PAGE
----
Ironstone was so named after its durability and “iron” strength; at one point historians erroneously thought the clay recipe contained iron. In actuality, ironstone is a vitrified earthenware. Many English and American factories produced ironstone, and monikers for this ware abounded: English porcelain, new stone, opaque porcelain, semiporcelain, stone china, and white granite were all used to refer to different recipes for ironstone. The allusion to Chinese porcelain as well as iron strength is quite evident in these terms, reiterating the desired connection to both porcelain and durability.
William Turner of Longton, Staffordshire successfully manufactured the first ironstone wares in 1800. Upon his factory’s bankruptcy, Turner sold his patent for ironstone to Josiah Spode II, who beginning around 1813 began producing “Stone China” to great success. Around that same time, Charles James Mason obtained a patent to produce “English porcelain”.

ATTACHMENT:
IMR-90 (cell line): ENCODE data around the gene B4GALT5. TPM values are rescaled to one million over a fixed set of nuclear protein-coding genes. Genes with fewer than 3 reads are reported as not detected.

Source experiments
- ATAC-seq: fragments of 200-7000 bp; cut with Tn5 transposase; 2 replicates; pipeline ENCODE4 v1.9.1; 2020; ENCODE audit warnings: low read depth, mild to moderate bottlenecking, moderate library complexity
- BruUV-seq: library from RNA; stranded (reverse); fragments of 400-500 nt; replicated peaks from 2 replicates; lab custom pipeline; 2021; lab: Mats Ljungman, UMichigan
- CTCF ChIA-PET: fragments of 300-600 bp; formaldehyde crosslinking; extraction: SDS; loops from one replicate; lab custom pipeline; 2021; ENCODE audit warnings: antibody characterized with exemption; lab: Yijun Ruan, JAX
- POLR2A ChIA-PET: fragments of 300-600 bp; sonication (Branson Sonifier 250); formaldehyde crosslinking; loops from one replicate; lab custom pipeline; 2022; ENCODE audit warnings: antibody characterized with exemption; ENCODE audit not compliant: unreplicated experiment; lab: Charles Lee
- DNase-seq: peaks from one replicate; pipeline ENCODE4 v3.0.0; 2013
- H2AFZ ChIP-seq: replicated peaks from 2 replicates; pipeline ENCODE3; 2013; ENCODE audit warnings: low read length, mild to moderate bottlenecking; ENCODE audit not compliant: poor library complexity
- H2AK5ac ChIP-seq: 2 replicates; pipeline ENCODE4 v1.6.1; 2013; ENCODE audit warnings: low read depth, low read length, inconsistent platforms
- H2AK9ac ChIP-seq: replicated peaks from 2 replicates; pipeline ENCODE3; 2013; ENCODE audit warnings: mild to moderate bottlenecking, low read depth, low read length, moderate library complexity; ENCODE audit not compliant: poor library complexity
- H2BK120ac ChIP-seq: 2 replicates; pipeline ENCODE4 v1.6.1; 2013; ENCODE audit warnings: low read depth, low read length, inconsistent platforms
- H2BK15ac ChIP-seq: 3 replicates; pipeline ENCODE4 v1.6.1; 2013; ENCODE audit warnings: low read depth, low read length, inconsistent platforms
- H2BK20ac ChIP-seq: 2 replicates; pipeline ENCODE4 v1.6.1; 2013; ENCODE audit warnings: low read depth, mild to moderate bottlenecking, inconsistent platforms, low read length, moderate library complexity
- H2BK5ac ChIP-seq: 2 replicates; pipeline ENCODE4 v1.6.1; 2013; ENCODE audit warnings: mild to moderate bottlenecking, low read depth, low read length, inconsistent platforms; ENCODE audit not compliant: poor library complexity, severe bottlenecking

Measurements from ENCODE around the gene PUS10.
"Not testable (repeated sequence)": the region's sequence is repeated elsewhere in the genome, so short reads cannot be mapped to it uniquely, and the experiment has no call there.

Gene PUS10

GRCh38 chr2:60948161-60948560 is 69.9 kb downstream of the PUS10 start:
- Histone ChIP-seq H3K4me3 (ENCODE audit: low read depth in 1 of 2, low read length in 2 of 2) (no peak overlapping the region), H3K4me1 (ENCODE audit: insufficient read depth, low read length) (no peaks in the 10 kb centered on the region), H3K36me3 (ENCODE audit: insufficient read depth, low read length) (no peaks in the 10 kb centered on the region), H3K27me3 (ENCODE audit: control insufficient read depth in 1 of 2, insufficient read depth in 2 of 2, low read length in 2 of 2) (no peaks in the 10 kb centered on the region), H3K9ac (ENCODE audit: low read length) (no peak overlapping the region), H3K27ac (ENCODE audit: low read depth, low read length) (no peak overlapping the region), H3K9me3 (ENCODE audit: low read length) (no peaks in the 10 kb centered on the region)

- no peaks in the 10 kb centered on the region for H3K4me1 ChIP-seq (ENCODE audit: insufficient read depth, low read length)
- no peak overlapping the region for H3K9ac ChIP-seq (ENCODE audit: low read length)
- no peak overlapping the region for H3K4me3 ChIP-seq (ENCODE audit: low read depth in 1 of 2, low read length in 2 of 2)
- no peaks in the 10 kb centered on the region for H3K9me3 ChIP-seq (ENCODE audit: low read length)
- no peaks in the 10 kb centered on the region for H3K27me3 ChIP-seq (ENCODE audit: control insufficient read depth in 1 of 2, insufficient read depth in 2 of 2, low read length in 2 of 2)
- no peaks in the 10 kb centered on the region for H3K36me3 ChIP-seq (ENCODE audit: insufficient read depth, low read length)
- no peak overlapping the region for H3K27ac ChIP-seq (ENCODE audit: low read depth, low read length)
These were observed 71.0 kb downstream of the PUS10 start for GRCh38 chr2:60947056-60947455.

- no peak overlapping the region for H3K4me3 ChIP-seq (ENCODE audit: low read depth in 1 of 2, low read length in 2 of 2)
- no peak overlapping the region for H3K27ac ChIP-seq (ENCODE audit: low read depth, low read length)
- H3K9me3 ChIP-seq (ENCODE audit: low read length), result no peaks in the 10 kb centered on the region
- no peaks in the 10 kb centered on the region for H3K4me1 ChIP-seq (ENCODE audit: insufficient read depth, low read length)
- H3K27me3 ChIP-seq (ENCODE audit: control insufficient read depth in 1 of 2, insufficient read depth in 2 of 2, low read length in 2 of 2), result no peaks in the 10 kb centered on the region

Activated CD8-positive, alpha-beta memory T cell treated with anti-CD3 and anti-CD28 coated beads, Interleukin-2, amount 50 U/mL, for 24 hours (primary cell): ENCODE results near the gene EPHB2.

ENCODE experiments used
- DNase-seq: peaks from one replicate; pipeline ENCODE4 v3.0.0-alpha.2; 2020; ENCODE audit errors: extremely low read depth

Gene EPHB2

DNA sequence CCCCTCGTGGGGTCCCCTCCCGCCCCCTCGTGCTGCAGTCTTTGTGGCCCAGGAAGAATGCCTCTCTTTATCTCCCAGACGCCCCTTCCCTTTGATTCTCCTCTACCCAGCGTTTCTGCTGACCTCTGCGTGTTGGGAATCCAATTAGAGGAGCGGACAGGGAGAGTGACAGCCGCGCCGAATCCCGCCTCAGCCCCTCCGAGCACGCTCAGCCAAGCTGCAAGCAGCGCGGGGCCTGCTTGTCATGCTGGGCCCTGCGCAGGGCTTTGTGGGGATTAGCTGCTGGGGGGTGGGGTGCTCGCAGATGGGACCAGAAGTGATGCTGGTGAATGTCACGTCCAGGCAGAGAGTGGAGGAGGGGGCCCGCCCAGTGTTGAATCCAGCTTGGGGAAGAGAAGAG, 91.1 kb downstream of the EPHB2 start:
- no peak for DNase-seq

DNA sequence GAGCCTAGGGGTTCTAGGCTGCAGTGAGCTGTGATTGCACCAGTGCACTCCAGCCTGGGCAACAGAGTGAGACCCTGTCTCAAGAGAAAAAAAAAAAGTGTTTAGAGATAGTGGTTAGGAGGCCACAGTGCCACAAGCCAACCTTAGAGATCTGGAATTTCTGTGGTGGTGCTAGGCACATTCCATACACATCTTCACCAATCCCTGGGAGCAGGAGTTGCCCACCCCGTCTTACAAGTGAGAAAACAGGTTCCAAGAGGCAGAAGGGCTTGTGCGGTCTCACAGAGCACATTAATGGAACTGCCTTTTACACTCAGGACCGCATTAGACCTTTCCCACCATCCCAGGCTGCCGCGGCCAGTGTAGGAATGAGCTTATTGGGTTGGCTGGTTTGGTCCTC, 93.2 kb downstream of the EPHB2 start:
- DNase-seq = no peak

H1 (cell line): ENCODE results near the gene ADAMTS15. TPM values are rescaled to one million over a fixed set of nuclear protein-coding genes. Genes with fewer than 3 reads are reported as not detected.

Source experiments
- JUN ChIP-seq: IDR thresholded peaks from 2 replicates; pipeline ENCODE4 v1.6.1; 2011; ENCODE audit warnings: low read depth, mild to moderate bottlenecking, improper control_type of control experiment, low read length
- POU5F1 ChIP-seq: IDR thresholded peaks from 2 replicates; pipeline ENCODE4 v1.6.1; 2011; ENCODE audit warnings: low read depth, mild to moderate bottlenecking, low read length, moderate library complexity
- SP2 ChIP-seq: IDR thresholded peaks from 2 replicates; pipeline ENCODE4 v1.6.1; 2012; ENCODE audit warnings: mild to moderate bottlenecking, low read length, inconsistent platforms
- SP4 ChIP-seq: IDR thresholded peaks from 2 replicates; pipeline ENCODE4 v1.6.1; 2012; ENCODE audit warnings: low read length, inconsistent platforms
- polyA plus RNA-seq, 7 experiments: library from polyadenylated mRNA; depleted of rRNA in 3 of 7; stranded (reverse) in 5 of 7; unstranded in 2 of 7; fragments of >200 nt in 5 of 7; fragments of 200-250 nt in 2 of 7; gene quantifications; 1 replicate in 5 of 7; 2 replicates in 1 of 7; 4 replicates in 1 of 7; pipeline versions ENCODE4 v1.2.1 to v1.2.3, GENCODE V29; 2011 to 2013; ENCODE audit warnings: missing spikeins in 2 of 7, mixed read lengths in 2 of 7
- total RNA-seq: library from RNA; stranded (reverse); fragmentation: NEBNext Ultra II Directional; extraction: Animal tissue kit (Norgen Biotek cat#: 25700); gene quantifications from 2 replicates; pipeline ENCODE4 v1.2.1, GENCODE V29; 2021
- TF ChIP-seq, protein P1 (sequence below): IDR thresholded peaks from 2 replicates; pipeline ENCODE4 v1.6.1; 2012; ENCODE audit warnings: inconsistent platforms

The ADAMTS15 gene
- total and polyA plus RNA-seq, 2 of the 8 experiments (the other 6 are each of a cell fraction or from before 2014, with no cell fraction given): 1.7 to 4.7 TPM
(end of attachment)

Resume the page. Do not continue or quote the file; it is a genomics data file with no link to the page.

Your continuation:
Mason’s Patent Ironstone China was introduced in 1813 as a less expensive but no less beautiful alternative to Chinese porcelain. Mason’s ironstone proved immensely popular at its introduction, however the factory failed to keep up with the demand for new and innovative designs. In 1848, the company went bankrupt and the factory’s contents were sold at auction to Francis Morley. Ten years later, Morley formed a partnership with his son-in-law Taylor Ashworth. After Morley’s retirement in 1862, Ashworth continued the factory in partnership with his father, George.
G. L. Ashworth & Bros. retained Mason’s original printing plates and other equipment and continued to produce ironstone, which had become popular once again, well into the 20th century. This dinner dish features an adaptation of Mason’s circa 1840 ‘Pheasant’ pattern, redesigned by the Ashworth Co. in a bold new colorway.